Winner avatar
2003 Whitley Award
Victor Vera Paraguay Terrestrial
Conservation and sustainable use of the Atlantic Forest, Paraguay

Conservation and sustainable use of the Atlantic Forest, San Rafael, Paraguay

The interior Atlantic Forest of southeast Brazil, northeast Argentina and eastern Paraguay bears the dubious distinction of being one of the most threatened yet biologically diverse ecosystems in the world. The forests of the region form a clearly defined area of biologically unique birds, mammals, reptiles, butterflies and plants.

Much of the wildlife found in the Atlantic Forest is now in danger of extinction. The combination of a concentration of endemic species with the loss of habitat has resulted in the recognition of the Atlantic Forest as one of the top five hotspots in the world for biodiversity conservation.

San Rafael, in southeastern Paraguay, is an area made up of more than 50 independent properties. It also contains one of the largest continuous blocks of Atlantic Forest remaining in the country. Its 60,000 ha of forest protect the upper watershed as well as the sources of several tributaries within the Parana River drainage system. It was declared the first Important Bird Area in Paraguay and only the second in South America.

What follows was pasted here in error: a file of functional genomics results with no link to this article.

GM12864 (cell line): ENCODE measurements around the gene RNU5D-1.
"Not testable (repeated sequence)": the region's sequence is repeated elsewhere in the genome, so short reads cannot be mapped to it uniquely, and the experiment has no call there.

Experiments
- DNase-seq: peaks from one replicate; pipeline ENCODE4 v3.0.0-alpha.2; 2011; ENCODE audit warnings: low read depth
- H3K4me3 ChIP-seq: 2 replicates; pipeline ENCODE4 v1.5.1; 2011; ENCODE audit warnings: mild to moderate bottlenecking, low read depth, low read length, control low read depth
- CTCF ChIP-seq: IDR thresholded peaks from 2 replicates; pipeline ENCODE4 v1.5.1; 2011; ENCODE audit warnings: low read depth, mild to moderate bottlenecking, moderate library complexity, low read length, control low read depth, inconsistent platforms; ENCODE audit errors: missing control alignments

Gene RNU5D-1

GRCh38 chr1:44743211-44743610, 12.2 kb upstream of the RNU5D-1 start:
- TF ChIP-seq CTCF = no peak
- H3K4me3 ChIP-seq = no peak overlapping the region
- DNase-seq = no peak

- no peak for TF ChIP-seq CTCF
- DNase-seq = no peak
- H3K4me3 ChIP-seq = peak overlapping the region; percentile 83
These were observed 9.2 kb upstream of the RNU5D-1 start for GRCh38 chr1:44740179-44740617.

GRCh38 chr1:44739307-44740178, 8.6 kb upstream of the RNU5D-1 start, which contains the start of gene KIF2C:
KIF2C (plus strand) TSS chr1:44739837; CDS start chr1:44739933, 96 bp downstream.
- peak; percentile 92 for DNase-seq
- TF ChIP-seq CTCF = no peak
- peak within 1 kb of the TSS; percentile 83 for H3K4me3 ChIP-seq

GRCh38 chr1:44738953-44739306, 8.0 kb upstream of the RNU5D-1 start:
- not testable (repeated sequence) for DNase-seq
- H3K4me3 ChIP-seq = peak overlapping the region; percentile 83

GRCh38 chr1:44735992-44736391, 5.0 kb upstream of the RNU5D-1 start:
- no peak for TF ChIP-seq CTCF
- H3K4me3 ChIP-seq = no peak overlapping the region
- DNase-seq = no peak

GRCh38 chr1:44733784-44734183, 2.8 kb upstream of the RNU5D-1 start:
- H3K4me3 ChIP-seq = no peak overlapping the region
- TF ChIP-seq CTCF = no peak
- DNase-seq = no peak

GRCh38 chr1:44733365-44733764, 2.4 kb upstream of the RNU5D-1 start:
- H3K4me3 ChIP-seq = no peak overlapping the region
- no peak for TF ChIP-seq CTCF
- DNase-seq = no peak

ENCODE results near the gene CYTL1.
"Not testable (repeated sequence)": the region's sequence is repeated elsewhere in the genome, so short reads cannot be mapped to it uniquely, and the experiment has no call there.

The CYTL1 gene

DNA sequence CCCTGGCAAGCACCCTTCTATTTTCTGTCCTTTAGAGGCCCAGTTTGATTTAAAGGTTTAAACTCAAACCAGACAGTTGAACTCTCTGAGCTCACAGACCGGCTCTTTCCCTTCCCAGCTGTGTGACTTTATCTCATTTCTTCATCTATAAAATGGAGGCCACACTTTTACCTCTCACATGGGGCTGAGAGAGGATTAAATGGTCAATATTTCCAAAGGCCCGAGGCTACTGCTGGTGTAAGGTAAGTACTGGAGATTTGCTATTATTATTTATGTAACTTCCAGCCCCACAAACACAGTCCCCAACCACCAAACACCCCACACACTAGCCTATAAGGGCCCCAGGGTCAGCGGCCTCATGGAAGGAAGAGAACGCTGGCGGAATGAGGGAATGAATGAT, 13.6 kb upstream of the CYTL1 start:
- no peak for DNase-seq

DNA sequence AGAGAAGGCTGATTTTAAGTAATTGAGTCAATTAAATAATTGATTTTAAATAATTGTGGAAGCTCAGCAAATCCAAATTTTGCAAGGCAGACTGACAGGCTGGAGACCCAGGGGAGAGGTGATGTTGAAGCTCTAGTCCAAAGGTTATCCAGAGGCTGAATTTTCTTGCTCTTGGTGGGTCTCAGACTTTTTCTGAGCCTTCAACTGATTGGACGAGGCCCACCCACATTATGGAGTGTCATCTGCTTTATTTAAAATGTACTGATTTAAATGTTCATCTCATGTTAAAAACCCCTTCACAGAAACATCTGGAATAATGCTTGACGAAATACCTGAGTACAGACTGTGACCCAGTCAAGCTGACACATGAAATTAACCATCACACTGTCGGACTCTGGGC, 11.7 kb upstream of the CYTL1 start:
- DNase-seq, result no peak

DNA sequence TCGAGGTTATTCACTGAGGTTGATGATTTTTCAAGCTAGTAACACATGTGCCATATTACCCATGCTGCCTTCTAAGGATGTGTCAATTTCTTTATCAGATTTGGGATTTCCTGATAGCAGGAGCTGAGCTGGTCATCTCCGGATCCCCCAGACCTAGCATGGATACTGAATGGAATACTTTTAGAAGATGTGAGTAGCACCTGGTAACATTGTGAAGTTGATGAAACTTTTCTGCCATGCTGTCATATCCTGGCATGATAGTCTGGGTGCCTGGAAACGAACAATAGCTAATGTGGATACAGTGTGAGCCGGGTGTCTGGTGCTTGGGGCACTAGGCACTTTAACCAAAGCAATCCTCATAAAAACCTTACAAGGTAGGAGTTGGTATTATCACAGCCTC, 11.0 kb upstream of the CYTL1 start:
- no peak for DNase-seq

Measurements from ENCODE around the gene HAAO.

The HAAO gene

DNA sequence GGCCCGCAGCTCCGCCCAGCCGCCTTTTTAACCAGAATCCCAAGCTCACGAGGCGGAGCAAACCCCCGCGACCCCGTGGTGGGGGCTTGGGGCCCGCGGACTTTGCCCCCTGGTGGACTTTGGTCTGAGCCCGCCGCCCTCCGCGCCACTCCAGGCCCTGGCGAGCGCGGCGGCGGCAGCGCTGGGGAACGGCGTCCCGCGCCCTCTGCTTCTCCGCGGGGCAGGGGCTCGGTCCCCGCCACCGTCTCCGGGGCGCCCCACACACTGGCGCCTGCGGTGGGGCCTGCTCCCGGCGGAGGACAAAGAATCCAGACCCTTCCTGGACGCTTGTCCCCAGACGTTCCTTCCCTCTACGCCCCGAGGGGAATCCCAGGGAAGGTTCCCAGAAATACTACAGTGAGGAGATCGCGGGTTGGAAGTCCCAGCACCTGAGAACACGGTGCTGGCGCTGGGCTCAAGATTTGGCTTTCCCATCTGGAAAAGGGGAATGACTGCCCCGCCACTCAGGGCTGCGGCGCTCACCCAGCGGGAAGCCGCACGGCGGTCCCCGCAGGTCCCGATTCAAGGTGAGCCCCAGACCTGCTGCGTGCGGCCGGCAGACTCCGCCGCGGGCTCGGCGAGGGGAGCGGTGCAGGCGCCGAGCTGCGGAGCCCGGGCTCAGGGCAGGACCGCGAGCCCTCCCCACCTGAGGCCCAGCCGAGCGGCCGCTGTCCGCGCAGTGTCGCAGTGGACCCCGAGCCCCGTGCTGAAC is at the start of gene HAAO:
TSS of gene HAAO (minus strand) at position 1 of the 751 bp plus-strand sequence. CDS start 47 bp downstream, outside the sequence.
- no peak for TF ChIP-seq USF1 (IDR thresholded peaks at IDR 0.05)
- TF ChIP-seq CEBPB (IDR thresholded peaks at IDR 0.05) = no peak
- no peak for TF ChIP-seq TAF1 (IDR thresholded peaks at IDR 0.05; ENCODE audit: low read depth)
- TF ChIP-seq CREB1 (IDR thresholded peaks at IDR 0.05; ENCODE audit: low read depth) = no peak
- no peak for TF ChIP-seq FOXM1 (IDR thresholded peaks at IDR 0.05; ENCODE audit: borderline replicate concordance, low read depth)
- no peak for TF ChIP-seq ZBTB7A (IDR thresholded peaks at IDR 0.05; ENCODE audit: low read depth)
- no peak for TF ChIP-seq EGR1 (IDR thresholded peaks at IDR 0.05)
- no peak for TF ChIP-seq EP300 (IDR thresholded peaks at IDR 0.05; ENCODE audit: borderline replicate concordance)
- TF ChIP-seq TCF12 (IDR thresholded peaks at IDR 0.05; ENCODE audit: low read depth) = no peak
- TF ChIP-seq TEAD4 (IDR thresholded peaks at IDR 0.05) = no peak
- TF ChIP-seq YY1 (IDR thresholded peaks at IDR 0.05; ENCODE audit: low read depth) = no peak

As so much of Paraguay’s land is privately owned, conservation is therefore heavily dependent on private initiatives. The government has given several incentives such as tax rebates to landowners to encourage conservation. Victor Vera was formerly Director of the National Parks and Wildlife Department. A botanist by background, he has worked as an environmental consultant and an ecology professor. His experience led him to set up the Natural Land Trust in 2000, in a bid to create an effective conservation framework in Paraguay.

Victor Vera and the Natural Land Trust, the first such trust in South America, have been working in San Rafael since January 2001. Their main objective is to encourage private landowners to establish conservation easements – voluntary agreements to plan the future use of property so as to conserve existing natural resources. Victor and his team have been developing alternative income generating activities to deforestation that are economically sound, making the establishment of easements even more attractive to the landowners. Projects include sustainable use of forests, non-timber forest products and nature tourism.

After lengthy meetings with landowners and small farming communities, the trust is now establishing nine conservation easements in the area of San Rafael, covering 6,300 ha. Over the next two years, they hope to extend this area to 10,000 ha and involve even more landowners. Success will also bring improved incomes to small farmers and indigenous groups.